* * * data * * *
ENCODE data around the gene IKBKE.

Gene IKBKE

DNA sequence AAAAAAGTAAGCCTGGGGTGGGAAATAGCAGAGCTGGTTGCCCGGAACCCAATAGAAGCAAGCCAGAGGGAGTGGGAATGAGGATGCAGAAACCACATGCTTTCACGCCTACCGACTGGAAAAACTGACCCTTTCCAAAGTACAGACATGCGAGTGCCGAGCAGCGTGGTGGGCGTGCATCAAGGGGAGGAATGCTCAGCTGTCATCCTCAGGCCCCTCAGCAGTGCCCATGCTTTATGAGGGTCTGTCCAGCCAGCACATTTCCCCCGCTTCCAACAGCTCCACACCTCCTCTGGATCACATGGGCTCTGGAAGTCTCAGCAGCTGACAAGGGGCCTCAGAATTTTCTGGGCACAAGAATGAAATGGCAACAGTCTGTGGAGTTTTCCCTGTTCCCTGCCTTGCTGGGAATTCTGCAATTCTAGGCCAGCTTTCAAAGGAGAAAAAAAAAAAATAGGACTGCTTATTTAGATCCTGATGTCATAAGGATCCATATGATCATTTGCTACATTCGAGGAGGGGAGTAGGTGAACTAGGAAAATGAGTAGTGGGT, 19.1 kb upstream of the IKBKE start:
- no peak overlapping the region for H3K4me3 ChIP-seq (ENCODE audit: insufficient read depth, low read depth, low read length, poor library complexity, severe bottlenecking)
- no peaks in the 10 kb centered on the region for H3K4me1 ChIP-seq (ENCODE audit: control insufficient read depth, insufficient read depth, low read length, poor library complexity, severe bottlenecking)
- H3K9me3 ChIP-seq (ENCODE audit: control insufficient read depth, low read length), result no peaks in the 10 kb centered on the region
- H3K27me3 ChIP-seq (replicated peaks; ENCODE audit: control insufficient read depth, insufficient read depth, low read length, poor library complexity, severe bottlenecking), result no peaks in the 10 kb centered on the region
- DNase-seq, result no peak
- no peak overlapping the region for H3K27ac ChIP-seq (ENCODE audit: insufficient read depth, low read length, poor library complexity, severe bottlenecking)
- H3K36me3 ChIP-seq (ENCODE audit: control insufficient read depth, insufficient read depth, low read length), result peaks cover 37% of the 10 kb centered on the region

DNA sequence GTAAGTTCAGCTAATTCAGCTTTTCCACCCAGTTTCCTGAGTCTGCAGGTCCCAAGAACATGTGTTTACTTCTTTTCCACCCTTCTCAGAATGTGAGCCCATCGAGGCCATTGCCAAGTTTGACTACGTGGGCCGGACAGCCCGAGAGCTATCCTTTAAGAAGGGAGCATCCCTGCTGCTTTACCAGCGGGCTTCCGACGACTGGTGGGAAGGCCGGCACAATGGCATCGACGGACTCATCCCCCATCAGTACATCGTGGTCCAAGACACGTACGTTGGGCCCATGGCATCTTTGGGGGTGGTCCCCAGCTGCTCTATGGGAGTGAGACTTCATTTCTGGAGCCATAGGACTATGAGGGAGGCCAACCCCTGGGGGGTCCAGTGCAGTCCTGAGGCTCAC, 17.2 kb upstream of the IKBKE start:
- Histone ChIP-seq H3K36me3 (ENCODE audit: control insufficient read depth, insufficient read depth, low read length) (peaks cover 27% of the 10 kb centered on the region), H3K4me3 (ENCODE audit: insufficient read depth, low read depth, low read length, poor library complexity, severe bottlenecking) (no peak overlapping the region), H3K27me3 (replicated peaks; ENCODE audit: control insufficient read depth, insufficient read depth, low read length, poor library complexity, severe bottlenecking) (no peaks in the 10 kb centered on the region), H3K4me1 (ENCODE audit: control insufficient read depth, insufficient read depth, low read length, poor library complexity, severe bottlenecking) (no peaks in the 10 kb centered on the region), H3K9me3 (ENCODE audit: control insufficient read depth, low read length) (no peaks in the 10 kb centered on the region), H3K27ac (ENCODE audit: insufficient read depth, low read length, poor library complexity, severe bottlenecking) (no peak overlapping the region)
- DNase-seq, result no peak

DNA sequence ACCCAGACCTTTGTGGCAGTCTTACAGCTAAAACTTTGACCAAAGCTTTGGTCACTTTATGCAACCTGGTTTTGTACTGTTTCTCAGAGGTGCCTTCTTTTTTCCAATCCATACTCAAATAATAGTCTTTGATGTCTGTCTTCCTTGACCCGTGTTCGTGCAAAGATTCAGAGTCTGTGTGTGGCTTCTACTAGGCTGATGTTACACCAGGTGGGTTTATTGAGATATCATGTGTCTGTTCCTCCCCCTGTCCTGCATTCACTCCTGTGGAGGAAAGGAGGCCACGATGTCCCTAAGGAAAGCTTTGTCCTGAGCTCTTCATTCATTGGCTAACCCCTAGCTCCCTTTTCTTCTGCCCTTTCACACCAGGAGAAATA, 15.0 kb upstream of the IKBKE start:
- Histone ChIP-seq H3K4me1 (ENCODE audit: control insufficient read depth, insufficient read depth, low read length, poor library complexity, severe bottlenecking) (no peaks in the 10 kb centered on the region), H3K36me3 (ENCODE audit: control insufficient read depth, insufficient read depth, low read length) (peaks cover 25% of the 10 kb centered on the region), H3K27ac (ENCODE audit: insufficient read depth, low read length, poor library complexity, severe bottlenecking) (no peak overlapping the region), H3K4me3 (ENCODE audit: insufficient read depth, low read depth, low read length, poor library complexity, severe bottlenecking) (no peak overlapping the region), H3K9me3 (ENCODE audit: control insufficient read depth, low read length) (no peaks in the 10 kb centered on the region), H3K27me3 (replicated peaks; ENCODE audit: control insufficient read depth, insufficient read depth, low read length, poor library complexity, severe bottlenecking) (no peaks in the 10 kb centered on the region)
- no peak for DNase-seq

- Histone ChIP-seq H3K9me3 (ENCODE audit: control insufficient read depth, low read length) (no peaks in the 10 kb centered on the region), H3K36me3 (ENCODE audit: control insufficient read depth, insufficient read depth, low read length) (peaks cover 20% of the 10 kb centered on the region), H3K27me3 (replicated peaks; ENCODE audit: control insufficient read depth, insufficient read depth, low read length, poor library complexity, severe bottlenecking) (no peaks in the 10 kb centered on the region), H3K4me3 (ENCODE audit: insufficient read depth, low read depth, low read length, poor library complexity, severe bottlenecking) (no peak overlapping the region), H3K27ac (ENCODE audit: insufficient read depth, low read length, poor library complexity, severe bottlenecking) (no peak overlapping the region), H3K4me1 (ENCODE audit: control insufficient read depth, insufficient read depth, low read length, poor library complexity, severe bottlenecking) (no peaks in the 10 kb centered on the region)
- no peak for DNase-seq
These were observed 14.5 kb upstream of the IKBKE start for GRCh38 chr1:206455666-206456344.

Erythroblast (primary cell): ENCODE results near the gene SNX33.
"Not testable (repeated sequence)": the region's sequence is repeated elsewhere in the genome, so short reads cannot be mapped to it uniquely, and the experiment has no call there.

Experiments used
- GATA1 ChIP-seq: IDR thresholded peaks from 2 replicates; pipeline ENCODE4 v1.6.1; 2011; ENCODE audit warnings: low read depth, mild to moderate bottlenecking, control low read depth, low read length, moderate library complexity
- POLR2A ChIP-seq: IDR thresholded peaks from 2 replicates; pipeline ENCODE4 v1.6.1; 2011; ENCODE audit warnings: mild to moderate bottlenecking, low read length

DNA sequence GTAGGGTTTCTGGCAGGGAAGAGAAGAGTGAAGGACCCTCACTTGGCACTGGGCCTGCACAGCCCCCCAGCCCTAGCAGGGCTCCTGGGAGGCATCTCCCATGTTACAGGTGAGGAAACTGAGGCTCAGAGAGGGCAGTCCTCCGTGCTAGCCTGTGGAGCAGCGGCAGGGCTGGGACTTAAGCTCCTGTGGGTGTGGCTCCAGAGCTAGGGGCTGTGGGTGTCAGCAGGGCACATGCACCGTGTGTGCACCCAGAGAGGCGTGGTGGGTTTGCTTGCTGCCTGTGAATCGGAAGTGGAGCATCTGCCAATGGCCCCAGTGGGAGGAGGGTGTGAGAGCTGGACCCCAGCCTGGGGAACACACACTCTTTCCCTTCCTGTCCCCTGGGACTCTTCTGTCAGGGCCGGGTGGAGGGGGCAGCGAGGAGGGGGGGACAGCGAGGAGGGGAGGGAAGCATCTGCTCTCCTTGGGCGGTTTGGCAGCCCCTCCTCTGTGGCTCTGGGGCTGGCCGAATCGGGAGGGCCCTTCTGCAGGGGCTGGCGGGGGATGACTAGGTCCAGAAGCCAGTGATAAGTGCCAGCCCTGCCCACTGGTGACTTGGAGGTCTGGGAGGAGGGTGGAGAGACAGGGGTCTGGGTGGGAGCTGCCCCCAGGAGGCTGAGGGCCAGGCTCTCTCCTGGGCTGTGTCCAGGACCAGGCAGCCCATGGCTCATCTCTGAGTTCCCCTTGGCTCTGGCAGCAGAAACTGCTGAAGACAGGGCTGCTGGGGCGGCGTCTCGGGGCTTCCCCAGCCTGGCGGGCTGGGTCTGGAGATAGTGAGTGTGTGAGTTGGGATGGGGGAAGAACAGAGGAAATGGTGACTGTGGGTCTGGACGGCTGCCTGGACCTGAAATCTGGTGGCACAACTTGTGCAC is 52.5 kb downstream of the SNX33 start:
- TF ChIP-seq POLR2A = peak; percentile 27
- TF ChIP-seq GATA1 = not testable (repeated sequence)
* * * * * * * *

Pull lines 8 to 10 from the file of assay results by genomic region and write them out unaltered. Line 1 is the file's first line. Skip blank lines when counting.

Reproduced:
- DNase-seq, result no peak
- no peak overlapping the region for H3K27ac ChIP-seq (ENCODE audit: insufficient read depth, low read length, poor library complexity, severe bottlenecking)
- H3K36me3 ChIP-seq (ENCODE audit: control insufficient read depth, insufficient read depth, low read length), result peaks cover 37% of the 10 kb centered on the region